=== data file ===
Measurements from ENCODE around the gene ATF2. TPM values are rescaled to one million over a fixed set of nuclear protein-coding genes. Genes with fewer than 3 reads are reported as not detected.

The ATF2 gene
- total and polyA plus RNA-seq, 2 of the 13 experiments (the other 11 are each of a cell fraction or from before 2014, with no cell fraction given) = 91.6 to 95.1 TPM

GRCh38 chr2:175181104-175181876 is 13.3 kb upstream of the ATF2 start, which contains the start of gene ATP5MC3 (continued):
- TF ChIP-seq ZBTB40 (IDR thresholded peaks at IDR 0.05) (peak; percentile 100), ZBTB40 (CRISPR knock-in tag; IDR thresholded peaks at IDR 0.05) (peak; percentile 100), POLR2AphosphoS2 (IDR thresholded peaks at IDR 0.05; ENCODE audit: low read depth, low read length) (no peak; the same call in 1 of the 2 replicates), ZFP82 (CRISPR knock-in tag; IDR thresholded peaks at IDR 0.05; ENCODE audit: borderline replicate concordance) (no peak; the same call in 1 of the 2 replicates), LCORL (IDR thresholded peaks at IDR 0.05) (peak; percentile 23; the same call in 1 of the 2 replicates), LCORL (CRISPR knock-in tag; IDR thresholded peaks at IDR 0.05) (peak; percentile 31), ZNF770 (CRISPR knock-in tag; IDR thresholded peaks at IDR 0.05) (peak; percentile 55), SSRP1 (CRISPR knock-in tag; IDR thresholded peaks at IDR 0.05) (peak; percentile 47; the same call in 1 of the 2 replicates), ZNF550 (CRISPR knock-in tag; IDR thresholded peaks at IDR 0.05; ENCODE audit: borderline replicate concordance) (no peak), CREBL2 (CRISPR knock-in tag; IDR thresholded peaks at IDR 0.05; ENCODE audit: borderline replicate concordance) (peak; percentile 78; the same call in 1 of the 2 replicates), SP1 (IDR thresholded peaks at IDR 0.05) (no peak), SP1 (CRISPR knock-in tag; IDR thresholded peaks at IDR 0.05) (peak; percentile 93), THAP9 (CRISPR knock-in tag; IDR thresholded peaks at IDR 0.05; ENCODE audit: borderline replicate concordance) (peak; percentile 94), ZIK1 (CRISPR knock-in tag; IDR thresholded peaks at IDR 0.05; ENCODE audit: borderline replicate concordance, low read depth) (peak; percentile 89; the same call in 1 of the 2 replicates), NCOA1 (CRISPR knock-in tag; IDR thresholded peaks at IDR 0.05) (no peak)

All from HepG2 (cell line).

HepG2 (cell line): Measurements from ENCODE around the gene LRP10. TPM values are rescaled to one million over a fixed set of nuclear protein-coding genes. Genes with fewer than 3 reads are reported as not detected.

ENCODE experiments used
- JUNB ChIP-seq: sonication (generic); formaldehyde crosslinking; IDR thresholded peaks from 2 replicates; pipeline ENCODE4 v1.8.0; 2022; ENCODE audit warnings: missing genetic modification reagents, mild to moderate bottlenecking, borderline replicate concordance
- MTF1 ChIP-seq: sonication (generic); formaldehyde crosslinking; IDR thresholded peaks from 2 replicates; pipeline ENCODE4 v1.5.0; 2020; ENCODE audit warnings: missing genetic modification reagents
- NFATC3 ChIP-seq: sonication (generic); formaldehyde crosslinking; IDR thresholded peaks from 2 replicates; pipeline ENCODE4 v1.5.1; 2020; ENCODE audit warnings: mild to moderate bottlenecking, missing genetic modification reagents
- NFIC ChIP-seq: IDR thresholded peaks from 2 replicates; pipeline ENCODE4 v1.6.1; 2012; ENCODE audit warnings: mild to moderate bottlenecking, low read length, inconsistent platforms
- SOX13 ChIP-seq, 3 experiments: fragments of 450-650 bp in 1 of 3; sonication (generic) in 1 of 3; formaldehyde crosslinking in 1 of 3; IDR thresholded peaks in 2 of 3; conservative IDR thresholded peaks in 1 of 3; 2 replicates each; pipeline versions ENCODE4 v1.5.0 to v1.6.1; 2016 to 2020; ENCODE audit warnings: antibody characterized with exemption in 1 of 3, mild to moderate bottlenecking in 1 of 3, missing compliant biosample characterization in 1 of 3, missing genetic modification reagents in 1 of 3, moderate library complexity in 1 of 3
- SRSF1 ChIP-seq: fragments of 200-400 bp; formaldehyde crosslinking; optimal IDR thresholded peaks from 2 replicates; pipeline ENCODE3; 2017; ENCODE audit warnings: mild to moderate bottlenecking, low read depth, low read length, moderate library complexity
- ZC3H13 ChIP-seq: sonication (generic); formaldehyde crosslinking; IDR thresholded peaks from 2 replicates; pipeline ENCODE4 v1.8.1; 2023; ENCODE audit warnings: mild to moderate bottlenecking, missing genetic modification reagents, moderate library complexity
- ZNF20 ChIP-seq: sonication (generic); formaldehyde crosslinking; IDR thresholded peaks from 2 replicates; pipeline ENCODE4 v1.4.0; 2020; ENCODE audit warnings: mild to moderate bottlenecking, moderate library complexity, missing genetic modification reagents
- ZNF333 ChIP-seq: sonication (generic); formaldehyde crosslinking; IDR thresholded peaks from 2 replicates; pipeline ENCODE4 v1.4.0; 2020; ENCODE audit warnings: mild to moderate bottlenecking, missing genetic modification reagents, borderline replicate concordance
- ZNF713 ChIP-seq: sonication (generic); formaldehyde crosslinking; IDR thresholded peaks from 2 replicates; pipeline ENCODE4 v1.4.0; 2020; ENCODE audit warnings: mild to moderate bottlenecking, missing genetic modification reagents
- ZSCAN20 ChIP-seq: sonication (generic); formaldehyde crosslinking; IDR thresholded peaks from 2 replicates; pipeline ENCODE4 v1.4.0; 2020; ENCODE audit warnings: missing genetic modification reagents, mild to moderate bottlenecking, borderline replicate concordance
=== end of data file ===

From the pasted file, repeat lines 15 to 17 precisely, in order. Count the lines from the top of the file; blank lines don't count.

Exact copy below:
- ZC3H13 ChIP-seq: sonication (generic); formaldehyde crosslinking; IDR thresholded peaks from 2 replicates; pipeline ENCODE4 v1.8.1; 2023; ENCODE audit warnings: mild to moderate bottlenecking, missing genetic modification reagents, moderate library complexity
- ZNF20 ChIP-seq: sonication (generic); formaldehyde crosslinking; IDR thresholded peaks from 2 replicates; pipeline ENCODE4 v1.4.0; 2020; ENCODE audit warnings: mild to moderate bottlenecking, moderate library complexity, missing genetic modification reagents
- ZNF333 ChIP-seq: sonication (generic); formaldehyde crosslinking; IDR thresholded peaks from 2 replicates; pipeline ENCODE4 v1.4.0; 2020; ENCODE audit warnings: mild to moderate bottlenecking, missing genetic modification reagents, borderline replicate concordance